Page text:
Although the newly-elected government of Andhra Pradesh (and followed closely by Tamilnadu) have moved in quickly by announcing free power to farmers,(3) what is more depressing is that the governments are clueless of the reasons that forces farmers to commit suicides. Nor is there any effort from the so-called distinguished agricultural scientists, economists, and social scientists to come out with proposals to put an end to this shameful blot on the country’s image. The reason is obvious. No one has the political courage to point a finger at the clear verdict against the industrial farming model being forced down the throat of small and marginal farmers.(4)

With the high-chemical input based technology that mined the soils and ultimately led to the lands gasping for breath, with the water-guzzling crops (hybrids and Bt cotton) sucking the groundwater aquifer dry, and with the failure of the markets to rescue the farmers from a collapse of the farming systems, the tragedy is that the human cost is entirely being borne by the farmers.(5) In Punjab, for instance, of the 138 development blocks, 84 have already been declared dark zones, the level of groundwater exploitation in these blocks has been in excess of 98 per cent against the critical limit of 80 per cent. Six of the 12 districts in the State have recorded groundwater utilization rate of 100 per cent. The National Bureau of Soil Survey and Land Use Planning in India estimates that nearly 120 million hectares of the total cultivable land of 142 million hectares in the country is degraded. The fundamental issue of destruction of sustainable livelihoods is not at all being addressed.(6)

Mr N Chandrababu Naidu was swept away by a tidal wave of the angry farmers (so was the ruling BJP-led coalition at the centre). The small and marginal farmers, in tandem with the landless labourers, who constitute nearly 80 per cent of Andhra’s 80 million people, gave their verdict: the industry-sponsored economic reforms are anti-poor. In Karnataka too, where the farmers suicide rate is equally high, the over-emphasis on technology had only alienated a large percentage of farming populations from their natural resource base. Both the States had relied heavily on the British consultancy firm, McKinsey India Ltd., to draw the blueprint for economic reforms. In addition, McKinsey’s services are also being utilised by West Bengal for re-designing the economic model of growth.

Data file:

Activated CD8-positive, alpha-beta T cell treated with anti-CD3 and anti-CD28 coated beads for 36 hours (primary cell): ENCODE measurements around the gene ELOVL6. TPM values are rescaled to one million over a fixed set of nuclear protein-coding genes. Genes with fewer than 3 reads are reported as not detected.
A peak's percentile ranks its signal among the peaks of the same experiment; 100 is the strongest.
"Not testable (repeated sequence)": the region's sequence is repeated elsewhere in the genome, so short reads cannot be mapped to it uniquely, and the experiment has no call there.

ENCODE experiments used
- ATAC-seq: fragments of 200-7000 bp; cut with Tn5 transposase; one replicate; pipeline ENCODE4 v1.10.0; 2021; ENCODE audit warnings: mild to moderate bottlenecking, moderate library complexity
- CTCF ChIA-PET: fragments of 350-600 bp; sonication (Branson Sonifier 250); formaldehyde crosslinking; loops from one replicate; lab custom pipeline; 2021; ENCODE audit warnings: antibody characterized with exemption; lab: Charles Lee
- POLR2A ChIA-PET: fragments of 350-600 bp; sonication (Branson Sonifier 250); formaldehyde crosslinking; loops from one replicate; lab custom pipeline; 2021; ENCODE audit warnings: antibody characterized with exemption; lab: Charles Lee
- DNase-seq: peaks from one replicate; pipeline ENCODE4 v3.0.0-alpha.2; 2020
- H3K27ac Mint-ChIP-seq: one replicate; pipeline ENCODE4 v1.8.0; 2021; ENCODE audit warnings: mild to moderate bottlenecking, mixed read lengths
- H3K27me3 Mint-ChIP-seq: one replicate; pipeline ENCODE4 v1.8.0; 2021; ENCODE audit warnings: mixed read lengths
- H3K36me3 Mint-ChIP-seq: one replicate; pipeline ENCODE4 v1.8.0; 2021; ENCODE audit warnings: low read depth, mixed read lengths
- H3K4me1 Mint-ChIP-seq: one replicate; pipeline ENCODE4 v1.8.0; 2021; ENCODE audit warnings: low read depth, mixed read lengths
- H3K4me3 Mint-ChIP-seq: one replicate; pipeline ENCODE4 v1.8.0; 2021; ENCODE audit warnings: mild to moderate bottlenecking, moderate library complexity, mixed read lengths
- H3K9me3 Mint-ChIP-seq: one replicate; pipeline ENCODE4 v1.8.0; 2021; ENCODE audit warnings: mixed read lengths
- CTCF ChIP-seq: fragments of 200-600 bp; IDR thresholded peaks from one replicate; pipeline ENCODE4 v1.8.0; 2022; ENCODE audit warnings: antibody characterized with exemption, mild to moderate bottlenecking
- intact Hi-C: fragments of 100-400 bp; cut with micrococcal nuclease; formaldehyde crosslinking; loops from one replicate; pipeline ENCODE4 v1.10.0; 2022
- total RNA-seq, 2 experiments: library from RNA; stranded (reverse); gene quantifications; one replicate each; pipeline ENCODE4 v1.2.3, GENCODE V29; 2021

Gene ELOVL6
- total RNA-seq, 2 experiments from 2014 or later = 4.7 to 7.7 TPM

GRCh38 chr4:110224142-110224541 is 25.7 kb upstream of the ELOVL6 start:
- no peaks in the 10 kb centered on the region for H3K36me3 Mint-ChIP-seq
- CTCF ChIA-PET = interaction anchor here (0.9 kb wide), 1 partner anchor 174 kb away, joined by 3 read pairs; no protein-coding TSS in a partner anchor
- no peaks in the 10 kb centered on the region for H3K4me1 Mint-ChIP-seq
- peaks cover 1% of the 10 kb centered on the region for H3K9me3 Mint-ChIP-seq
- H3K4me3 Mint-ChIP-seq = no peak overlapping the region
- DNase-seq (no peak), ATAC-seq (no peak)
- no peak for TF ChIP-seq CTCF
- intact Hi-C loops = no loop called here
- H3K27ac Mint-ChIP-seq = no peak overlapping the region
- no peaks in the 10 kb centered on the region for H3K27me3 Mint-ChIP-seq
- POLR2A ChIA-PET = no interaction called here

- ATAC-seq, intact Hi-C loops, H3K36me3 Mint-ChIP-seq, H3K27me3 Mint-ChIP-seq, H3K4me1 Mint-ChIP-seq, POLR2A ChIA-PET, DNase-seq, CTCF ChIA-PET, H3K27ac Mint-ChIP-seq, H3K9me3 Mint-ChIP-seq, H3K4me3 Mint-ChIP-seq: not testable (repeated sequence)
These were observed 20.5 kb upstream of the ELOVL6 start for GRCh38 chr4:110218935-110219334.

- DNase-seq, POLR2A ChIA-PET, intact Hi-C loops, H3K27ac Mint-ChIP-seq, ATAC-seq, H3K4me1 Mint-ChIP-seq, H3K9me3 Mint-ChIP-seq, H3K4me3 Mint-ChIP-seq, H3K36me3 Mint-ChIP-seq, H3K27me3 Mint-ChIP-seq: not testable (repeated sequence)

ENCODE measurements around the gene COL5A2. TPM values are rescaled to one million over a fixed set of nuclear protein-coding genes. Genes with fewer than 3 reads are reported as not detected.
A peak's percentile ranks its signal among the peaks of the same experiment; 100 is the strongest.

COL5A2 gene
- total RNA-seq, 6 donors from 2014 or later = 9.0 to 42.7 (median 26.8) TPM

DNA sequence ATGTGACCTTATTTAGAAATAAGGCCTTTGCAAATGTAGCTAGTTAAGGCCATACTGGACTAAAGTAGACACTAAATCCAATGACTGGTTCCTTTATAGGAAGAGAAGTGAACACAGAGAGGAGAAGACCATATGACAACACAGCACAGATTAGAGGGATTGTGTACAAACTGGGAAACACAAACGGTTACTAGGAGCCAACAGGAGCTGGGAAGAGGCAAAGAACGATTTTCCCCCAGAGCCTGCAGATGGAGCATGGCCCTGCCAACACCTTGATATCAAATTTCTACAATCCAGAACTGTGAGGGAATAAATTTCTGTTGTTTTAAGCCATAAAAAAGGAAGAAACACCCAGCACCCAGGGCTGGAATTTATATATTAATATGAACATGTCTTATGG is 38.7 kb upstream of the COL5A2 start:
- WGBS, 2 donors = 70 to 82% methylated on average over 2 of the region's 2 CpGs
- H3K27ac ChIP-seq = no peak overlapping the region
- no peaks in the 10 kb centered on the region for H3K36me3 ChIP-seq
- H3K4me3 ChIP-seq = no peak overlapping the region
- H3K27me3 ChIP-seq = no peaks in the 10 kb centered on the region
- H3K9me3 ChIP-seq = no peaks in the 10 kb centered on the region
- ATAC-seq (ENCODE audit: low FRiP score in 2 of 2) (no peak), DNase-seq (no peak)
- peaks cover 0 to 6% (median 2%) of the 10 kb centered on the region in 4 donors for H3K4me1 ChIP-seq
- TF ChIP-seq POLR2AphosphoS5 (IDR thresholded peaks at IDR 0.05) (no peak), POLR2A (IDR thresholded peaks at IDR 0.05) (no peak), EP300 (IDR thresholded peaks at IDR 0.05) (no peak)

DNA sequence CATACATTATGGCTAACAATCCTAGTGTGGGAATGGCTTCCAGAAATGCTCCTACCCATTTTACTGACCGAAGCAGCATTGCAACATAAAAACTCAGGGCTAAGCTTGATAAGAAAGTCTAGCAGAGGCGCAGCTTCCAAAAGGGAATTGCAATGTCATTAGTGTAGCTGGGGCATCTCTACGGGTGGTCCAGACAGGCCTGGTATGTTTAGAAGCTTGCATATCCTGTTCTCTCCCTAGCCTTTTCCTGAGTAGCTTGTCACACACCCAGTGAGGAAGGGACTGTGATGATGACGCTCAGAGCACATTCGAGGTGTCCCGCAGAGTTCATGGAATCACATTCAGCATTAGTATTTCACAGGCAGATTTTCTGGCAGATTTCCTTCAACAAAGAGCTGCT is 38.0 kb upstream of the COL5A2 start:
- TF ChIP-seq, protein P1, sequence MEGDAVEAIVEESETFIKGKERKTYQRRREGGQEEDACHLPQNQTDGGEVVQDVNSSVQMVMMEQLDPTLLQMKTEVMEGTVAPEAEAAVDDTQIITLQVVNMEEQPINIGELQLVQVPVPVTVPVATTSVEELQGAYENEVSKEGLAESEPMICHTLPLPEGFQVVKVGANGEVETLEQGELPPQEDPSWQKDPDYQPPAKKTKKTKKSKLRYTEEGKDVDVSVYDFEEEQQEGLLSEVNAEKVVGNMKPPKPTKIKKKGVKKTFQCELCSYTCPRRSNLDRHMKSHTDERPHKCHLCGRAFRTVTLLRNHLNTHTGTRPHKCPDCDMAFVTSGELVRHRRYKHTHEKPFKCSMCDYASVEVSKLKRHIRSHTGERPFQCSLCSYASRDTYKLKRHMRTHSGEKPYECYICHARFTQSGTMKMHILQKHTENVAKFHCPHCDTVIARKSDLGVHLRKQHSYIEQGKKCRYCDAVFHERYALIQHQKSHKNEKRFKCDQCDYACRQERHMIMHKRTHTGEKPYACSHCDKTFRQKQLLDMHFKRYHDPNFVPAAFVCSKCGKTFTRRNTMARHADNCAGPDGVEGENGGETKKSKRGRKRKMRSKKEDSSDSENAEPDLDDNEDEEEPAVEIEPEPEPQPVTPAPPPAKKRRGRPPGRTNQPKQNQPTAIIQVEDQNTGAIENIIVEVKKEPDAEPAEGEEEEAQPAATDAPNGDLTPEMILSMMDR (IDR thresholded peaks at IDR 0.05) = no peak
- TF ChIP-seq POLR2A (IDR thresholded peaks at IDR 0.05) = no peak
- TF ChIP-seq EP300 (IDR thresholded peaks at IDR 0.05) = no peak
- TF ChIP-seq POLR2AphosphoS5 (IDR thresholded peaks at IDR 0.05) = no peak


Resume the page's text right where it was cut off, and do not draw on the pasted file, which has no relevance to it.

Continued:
Blindly aping the World Bank model of agriculture (as suggested by McKinsey), Karnataka and Andhra had pumped in huge finances to push in an industry-driven agriculture that has not only exacerbated the crisis leading to an environmental catastrophe but also destroyed millions of rural livelihoods. The tragedy being that both the States have turned into a national hall of shame for farmers’ distress, visible more through the increasing rate of suicides in the rural areas. Making available cheap credit to these marginal farming communities, as has been announced by the Finance Minister, will not be helpful. After all, a majority of the farmers who committed suicide have been unable to repay the loans. So how will more loans help the poor and needy?

The Business of Hunger (7)

In the mid 1980, the sale of Banita, a minor girl from Kalahandi in Orissa, had shocked the nation. The then Prime Minister, Rajiv Gandhi, had made strenuous efforts to ensure that the poverty stricken families do not resort to this extreme measure. Two decades later, the nation refused to even notice the cries of the one month old baby who was sold by her mother for a mere Rs 10 (approximately 11 cents). A few days after the news was published in a national daily, the Prime Minister was happy celebrating his birthday with the country’s who's who, in New Delhi.

Politicians were always known to be insensitive to human sufferings. What about the educated, part of the so-called intelligentsia? What about the bureaucrats, celebrities, industrialists, academicians, media and the burgeoning middle class? Aren't they as guilty as the politicians? And what about the global economic and development policies that actually exacerbate hunger, and that too in the name of removing hunger?